Certain medicines should not be used at or around the time of eating food or eating certain types of food since interactions may occur. Using alcohol or tobacco with certain medicines may also cause interactions to occur. Discuss with your healthcare professional the use of your medicine with food, alcohol, or tobacco.
Using this medicine with any of the following may cause an increased risk of certain side effects but may be unavoidable in some cases. If used together, your doctor may change the dose or how often you use this medicine, or give you special instructions about the use of food, alcohol, or tobacco.
The presence of other medical problems may affect the use of this medicine. Make sure you tell your doctor if you have any other medical problems, especially:
It is very important that you tell your doctor if you think you might be pregnant or if you missed a period before you receive this medicine. Tests will be done to make sure you are not pregnant before this medicine is inserted .
This medicine comes with patient instructions. After reading the instructions, you will be asked to sign a USER CARD and Patient Consent Form before you receive this medicine. The Consent Form tells you about some possible risks when using this medicine, and when it must be removed. Make sure you understand what is in the patient instructions and the Consent Form before you sign it. Keep the USER CARD in a safe place at home with your health records. If you have any questions, ask your doctor to answer them .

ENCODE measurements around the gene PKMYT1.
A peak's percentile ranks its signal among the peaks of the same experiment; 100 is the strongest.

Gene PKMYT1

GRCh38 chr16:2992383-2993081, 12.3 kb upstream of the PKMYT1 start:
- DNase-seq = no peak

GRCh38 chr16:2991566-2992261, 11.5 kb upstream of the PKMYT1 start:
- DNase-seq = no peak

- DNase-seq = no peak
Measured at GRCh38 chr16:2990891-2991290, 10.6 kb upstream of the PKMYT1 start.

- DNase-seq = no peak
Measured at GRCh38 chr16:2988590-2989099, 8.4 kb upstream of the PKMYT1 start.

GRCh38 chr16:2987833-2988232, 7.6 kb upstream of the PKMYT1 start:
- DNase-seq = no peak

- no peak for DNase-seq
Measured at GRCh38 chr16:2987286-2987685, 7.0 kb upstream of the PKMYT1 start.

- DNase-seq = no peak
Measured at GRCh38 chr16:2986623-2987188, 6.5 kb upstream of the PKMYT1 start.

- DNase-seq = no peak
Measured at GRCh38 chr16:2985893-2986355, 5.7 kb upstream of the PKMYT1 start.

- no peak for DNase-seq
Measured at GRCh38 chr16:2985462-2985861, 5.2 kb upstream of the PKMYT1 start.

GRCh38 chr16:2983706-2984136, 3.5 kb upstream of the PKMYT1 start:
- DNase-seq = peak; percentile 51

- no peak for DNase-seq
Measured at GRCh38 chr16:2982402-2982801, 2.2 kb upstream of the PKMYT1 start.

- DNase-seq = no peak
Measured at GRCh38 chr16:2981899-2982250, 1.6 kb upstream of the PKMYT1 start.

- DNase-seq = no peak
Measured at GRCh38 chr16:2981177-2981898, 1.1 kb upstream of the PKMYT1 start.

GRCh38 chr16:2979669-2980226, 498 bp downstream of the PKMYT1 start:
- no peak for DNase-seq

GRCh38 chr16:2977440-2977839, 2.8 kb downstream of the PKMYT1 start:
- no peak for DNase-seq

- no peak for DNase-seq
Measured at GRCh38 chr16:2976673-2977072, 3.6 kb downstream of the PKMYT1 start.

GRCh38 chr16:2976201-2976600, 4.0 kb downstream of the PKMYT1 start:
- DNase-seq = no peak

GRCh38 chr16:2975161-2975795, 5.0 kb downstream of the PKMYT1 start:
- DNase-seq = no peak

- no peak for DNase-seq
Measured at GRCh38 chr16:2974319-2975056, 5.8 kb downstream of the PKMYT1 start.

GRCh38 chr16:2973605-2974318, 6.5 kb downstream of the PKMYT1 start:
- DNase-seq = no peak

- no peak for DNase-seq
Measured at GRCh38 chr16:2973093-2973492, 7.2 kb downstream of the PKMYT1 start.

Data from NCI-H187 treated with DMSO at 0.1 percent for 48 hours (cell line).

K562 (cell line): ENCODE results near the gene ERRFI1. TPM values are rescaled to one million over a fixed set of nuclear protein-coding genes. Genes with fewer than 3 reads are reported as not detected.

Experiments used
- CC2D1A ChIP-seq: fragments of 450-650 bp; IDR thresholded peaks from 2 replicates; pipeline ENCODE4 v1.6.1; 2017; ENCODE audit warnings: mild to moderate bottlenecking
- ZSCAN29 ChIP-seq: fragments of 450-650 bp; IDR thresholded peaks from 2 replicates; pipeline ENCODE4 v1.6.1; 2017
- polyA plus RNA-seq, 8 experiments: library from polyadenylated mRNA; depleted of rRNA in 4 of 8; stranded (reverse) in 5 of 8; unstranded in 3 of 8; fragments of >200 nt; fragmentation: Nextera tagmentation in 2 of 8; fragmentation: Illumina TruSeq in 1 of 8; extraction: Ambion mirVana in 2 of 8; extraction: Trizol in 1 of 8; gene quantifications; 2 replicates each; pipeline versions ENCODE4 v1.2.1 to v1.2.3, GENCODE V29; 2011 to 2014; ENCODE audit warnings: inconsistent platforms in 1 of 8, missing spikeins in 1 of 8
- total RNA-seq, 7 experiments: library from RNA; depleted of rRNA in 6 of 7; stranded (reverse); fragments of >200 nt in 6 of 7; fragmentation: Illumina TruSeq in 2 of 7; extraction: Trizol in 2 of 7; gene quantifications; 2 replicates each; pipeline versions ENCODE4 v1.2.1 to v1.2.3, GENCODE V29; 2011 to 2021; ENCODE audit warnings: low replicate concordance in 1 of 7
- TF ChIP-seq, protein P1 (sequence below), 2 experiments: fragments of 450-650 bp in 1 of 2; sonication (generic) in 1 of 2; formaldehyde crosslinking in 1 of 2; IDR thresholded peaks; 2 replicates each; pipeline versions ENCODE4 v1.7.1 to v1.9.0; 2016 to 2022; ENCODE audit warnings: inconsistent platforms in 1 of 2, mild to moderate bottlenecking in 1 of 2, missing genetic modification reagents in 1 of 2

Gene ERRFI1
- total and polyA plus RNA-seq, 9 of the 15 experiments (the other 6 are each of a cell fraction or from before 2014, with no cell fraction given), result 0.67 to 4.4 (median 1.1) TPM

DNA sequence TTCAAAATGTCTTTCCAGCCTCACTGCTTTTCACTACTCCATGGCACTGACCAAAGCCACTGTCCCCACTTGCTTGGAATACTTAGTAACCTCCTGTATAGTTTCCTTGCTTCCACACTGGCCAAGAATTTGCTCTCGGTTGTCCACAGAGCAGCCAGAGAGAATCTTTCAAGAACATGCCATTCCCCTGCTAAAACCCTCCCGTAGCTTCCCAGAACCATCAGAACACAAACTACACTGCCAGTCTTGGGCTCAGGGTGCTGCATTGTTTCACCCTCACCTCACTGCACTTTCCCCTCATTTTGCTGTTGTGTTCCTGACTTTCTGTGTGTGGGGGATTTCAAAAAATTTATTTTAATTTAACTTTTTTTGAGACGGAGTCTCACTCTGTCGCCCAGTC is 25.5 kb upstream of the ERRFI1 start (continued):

After this medicine is inserted, you should check that it is in place. Gently press your fingertips over the skin in your arm where this medicine was inserted. You should be able to feel the small rod .
Use another form of birth control (such as condoms, spermicides, or a diaphragm) until the implant has been in place for seven days .
Your doctor must remove this medicine after three years. If you would like to stop using this medicine, your doctor can remove it at any time .
If you still want to prevent pregnancy after this medicine is removed, you should start using another form of birth control (such as condoms, spermicides, or a diaphragm) right away. If you still want to continue using this medicine, your doctor can insert a new implant under your skin after taking the old one out .
If you will be using the etonogestrel implant for a long time, it is very important that your doctor check you at regular visits for any problems or unwanted effects that may be caused by this medicine.